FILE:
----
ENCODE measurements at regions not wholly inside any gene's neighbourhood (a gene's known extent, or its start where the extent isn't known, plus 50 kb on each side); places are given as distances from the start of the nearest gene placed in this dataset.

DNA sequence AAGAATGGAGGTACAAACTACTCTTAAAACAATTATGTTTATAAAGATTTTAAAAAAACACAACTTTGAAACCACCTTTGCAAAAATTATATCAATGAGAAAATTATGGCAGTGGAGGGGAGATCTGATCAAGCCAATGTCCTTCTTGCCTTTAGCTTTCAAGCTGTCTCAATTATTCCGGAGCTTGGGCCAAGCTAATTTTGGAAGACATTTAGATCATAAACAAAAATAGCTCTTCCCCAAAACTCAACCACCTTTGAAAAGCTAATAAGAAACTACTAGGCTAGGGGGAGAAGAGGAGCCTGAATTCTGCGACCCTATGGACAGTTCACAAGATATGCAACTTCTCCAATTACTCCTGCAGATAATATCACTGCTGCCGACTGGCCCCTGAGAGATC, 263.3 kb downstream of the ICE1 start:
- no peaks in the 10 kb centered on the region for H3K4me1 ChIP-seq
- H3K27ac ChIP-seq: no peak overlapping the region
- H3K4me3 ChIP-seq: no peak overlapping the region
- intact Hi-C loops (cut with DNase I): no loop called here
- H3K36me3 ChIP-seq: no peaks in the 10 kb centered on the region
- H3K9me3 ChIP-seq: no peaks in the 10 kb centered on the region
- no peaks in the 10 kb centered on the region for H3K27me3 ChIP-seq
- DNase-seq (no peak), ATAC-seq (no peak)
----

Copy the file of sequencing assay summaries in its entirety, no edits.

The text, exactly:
ENCODE measurements at regions not wholly inside any gene's neighbourhood (a gene's known extent, or its start where the extent isn't known, plus 50 kb on each side); places are given as distances from the start of the nearest gene placed in this dataset.

DNA sequence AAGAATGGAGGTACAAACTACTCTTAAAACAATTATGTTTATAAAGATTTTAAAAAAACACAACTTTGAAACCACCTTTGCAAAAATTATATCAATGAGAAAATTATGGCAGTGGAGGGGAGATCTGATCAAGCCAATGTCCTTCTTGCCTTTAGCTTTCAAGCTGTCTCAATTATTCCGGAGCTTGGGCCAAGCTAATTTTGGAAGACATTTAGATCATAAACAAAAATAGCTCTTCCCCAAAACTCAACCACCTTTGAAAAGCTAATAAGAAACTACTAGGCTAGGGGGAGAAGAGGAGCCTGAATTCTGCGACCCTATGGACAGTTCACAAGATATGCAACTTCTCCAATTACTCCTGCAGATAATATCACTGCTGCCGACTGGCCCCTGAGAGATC, 263.3 kb downstream of the ICE1 start:
- no peaks in the 10 kb centered on the region for H3K4me1 ChIP-seq
- H3K27ac ChIP-seq: no peak overlapping the region
- H3K4me3 ChIP-seq: no peak overlapping the region
- intact Hi-C loops (cut with DNase I): no loop called here
- H3K36me3 ChIP-seq: no peaks in the 10 kb centered on the region
- H3K9me3 ChIP-seq: no peaks in the 10 kb centered on the region
- no peaks in the 10 kb centered on the region for H3K27me3 ChIP-seq
- DNase-seq (no peak), ATAC-seq (no peak)